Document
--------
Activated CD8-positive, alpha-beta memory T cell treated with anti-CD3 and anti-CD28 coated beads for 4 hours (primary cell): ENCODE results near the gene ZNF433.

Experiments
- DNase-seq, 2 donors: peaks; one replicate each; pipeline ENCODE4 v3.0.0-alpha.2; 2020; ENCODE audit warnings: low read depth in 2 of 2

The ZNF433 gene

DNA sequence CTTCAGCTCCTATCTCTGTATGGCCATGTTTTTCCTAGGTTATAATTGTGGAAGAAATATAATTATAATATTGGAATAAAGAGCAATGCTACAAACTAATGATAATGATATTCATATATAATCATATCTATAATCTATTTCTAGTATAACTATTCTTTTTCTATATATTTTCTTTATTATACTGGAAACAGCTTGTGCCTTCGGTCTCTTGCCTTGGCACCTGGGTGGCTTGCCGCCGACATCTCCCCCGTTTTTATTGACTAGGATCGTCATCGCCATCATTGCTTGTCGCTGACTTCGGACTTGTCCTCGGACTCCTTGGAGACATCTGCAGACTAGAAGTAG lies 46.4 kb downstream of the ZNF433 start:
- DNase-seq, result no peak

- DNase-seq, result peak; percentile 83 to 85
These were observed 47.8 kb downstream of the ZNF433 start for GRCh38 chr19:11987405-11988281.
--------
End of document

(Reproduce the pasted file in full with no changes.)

Activated CD8-positive, alpha-beta memory T cell treated with anti-CD3 and anti-CD28 coated beads for 4 hours (primary cell): ENCODE results near the gene ZNF433.

Experiments
- DNase-seq, 2 donors: peaks; one replicate each; pipeline ENCODE4 v3.0.0-alpha.2; 2020; ENCODE audit warnings: low read depth in 2 of 2

The ZNF433 gene

DNA sequence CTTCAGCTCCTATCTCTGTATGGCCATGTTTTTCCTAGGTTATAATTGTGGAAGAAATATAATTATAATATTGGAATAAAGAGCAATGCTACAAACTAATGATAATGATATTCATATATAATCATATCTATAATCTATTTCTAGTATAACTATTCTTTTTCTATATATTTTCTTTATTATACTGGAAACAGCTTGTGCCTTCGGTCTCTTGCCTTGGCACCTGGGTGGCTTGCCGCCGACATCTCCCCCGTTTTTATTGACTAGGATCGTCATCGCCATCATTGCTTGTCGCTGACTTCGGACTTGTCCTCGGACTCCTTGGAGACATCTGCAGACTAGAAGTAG lies 46.4 kb downstream of the ZNF433 start:
- DNase-seq, result no peak

- DNase-seq, result peak; percentile 83 to 85
These were observed 47.8 kb downstream of the ZNF433 start for GRCh38 chr19:11987405-11988281.